[amnion + -centesis]
Transabdominal puncture and aspiration of the amniotic sac by ultrasound to remove amniotic fluid. The sample is studied chemically and cytologically to detect genetic and biochemical disorders and maternal-fetal blood incompatibility and, later in the pregnancy, to determine fetal maturity. The procedure also allows for transfusion of the fetus with platelets or blood and instillation of drugs for treating the fetus.
This procedure is usually performed no earlier than at 14 weeks' gestation. It is important that the analysis be done by experts in chemistry, cytogenetics, and cell culture. Cell cultures may require 30 days, and, if the test has to be repeated, the time required may be insufficient to allow corrective action.
The procedure can cause abortion or trauma to the fetus.
The patient's knowledge about the procedure is evaluated, misconceptions corrected, and information provided as necessary. The patient is informed about sensations that she may experience and signs a consent form. The amniocentesis equipment is assembled; amber-colored test tubes are used (or clear test tubes covered with aluminum foil) to shield the fluid from light, which could break down bilirubin. Baseline vital signs and fetal heart rate are obtained, and the fundus is palpated for fetal position and fetal and uterine activity for 30 min before, during, and 30 min after the procedure. The patient is assessed for light-headedness, nausea, and diaphoresis as well as for anxiety, pain, and labor onset. During the procedure, emotional support is provided. After the procedure, the patient is positioned on her left side and is instructed to report unusual fetal hyperactivity or hypoactivity, clear or bloody vaginal drainage, uterine contractions, abdominal pain, or fever and chills, any of which is indicative of complications. Rh-negative women with an Rh-positive fetus should be given RhoGam.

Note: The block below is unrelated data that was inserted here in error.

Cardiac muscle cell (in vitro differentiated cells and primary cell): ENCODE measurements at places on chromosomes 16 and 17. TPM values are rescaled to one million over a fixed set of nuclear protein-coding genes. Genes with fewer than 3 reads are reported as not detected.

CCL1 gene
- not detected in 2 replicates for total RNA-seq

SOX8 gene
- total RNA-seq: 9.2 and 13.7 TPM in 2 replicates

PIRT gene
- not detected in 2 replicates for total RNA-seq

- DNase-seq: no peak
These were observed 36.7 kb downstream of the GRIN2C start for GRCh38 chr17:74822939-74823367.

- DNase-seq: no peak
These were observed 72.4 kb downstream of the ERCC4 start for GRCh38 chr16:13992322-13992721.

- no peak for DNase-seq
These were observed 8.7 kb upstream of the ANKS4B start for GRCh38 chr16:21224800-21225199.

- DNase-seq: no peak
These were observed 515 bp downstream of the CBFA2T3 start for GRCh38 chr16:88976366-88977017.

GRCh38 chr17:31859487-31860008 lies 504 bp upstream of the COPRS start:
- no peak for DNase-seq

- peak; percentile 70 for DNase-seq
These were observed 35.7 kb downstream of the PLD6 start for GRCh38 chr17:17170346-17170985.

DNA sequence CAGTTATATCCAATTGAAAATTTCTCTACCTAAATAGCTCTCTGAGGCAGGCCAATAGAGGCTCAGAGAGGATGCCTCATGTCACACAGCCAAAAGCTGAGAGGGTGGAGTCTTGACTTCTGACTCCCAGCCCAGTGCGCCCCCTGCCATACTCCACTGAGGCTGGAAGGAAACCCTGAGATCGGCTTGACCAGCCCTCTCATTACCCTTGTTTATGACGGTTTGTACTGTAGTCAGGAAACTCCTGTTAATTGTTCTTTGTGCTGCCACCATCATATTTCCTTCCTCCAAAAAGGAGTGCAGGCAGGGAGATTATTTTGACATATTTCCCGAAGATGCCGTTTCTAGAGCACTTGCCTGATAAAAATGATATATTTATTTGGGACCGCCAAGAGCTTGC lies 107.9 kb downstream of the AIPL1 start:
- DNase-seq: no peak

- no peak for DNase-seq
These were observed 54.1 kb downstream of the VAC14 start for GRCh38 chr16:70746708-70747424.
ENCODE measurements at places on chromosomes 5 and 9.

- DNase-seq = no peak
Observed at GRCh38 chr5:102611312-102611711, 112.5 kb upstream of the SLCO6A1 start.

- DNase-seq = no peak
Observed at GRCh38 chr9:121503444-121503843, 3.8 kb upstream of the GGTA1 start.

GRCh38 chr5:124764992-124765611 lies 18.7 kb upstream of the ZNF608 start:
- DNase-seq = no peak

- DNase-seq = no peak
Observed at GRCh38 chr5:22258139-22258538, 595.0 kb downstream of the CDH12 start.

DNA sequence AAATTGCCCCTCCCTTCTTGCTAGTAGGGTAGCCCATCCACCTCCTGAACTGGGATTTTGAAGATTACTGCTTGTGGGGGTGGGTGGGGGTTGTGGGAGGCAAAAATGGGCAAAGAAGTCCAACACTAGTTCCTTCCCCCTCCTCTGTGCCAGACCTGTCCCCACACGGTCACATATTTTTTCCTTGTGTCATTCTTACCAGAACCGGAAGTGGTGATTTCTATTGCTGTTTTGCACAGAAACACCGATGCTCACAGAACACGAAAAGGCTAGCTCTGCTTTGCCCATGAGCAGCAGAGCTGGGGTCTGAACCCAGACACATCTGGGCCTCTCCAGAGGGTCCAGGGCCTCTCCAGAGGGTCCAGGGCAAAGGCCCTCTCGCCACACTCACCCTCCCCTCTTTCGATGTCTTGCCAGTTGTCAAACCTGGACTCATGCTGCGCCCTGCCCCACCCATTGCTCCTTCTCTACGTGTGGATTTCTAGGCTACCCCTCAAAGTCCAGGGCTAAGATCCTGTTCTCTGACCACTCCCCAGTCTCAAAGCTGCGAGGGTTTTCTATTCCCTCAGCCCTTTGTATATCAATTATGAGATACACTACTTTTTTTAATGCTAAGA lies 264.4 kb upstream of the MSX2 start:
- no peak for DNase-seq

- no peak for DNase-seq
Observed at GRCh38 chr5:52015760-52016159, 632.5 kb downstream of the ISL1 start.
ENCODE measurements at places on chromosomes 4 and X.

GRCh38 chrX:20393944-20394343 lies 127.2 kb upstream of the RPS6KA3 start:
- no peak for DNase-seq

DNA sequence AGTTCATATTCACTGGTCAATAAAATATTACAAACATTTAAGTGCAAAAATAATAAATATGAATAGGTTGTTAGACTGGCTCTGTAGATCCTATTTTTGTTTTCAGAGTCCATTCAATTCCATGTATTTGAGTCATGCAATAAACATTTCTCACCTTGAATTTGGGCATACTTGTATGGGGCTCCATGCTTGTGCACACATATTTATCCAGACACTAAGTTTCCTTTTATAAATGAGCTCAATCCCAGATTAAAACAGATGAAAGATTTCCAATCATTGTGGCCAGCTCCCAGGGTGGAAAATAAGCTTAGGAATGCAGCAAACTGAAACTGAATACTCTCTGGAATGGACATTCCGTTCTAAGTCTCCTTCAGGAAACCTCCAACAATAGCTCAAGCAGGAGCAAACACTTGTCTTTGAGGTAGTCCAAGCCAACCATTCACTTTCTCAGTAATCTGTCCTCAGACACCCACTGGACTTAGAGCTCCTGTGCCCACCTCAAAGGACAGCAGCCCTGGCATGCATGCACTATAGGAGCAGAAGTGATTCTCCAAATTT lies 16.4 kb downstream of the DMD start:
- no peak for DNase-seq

SEE: chorionic villus sampling